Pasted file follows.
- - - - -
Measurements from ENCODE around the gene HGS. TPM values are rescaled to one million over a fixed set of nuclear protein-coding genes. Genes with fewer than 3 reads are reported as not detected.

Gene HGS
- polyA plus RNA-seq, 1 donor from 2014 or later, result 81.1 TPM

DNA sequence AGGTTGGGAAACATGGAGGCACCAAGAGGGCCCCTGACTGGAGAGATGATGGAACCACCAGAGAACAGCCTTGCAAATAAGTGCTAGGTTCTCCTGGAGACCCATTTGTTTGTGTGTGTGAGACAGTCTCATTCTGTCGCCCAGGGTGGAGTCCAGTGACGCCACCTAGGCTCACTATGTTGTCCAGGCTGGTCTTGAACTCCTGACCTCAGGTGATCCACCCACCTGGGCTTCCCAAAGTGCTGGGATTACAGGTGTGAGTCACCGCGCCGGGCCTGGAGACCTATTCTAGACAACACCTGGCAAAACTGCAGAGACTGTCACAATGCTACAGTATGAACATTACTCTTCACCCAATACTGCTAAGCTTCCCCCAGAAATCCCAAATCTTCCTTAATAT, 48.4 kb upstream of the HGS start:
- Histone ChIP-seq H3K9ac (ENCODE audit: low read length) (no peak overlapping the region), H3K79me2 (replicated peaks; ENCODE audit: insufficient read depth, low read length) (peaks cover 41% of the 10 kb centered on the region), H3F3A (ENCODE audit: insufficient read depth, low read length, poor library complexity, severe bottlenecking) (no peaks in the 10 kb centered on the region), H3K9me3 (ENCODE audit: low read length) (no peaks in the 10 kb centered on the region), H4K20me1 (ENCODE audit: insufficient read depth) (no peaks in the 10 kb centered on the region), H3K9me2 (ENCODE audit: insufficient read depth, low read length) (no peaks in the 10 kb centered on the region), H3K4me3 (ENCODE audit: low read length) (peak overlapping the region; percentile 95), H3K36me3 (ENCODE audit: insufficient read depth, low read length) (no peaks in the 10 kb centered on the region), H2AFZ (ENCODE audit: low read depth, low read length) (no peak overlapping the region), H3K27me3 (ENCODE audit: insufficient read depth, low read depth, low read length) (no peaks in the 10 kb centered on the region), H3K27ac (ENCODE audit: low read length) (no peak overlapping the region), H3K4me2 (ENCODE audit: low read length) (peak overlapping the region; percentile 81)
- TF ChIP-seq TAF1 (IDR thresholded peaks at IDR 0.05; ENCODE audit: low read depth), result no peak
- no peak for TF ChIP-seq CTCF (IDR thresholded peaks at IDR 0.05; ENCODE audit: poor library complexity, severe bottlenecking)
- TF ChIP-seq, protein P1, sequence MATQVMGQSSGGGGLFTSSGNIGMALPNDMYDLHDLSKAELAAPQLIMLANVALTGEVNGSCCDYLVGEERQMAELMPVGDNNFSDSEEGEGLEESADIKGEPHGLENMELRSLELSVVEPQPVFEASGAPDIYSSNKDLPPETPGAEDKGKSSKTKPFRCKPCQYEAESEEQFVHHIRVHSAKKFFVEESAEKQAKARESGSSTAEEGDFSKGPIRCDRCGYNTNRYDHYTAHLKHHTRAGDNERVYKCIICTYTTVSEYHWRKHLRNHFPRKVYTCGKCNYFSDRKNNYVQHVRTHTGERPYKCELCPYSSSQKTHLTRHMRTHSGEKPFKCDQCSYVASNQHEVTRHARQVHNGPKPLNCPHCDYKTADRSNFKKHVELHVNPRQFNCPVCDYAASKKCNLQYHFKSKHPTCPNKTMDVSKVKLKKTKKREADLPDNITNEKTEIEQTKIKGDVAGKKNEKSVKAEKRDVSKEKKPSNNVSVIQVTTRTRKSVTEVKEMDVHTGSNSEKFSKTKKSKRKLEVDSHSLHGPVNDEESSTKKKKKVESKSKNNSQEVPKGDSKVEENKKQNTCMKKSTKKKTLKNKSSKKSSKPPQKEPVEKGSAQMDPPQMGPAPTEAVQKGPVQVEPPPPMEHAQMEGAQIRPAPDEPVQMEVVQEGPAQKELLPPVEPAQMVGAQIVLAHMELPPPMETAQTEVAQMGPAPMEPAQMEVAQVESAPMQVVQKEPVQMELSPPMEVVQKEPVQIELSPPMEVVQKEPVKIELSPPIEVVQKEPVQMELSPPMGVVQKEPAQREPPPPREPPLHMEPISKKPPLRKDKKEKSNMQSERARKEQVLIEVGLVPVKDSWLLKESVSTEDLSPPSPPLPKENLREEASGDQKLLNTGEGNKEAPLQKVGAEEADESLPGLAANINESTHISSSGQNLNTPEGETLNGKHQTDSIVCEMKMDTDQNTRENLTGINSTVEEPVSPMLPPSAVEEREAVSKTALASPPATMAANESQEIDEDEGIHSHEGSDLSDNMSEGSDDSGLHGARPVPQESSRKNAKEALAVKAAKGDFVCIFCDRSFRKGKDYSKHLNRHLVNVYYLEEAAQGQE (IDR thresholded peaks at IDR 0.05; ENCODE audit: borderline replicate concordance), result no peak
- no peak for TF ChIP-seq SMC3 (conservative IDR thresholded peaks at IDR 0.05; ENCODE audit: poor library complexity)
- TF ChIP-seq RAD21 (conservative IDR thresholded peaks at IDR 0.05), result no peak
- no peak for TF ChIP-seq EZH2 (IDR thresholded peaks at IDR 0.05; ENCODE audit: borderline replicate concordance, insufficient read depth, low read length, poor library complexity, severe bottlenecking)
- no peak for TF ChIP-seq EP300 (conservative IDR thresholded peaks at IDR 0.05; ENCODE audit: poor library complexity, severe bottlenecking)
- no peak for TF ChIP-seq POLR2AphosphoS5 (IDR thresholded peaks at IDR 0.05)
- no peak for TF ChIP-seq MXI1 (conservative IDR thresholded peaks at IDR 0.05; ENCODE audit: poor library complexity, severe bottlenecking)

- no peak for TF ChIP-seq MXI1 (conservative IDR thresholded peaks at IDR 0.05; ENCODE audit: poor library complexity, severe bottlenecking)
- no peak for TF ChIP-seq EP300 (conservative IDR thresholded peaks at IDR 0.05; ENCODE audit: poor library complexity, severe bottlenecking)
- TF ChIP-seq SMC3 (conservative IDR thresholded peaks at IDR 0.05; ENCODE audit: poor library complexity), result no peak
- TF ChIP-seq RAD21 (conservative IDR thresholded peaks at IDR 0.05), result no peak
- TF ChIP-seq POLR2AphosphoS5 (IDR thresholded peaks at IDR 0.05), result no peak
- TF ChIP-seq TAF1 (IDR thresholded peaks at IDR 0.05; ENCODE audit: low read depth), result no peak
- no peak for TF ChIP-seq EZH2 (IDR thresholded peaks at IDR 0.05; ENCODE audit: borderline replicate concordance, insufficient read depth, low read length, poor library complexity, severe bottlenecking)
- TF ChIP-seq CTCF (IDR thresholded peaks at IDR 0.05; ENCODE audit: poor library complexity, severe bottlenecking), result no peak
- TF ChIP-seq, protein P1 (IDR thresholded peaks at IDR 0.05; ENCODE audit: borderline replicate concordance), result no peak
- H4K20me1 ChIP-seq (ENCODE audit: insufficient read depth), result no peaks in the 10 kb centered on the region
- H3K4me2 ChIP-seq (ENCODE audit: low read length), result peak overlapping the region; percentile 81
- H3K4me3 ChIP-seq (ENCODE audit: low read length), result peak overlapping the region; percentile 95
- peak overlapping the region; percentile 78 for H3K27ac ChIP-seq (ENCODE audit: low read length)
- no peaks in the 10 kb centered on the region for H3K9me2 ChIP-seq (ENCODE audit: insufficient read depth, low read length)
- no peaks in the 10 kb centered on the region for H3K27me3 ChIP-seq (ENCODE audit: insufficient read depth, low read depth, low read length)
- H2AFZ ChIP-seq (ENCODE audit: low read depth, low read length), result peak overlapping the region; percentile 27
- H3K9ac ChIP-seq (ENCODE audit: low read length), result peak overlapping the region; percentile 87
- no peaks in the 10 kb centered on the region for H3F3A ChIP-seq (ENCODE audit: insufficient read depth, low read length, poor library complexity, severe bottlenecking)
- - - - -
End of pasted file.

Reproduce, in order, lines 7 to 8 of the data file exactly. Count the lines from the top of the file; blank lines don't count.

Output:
- no peak for TF ChIP-seq CTCF (IDR thresholded peaks at IDR 0.05; ENCODE audit: poor library complexity, severe bottlenecking)
- TF ChIP-seq, protein P1, sequence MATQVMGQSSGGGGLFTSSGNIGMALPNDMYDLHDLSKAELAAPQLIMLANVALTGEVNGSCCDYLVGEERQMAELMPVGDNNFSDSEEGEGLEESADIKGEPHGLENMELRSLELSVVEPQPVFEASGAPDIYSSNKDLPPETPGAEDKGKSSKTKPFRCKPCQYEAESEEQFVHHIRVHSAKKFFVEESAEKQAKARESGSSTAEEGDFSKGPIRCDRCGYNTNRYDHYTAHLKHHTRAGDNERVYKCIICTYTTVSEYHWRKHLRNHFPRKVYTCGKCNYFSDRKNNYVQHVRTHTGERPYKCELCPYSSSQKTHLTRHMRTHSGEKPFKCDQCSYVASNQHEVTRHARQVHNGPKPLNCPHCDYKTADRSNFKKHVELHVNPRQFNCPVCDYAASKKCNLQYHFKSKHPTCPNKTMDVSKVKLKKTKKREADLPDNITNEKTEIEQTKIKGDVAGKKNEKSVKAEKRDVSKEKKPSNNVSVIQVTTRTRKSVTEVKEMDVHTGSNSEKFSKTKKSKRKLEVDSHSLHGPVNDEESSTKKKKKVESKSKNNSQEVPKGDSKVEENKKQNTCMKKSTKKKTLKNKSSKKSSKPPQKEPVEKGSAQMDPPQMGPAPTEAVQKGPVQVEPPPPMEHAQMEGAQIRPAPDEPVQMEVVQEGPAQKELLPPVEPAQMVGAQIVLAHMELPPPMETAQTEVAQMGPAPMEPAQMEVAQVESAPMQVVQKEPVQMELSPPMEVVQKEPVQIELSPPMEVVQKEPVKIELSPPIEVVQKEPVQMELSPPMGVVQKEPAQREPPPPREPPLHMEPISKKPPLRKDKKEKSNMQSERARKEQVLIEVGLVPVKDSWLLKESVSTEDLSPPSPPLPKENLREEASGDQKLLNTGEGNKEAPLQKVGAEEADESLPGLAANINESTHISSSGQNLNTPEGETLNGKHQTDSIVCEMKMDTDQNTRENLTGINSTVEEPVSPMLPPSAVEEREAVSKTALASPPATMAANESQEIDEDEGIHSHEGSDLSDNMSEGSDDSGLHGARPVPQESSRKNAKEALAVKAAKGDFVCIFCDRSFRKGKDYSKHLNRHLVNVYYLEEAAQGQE (IDR thresholded peaks at IDR 0.05; ENCODE audit: borderline replicate concordance), result no peak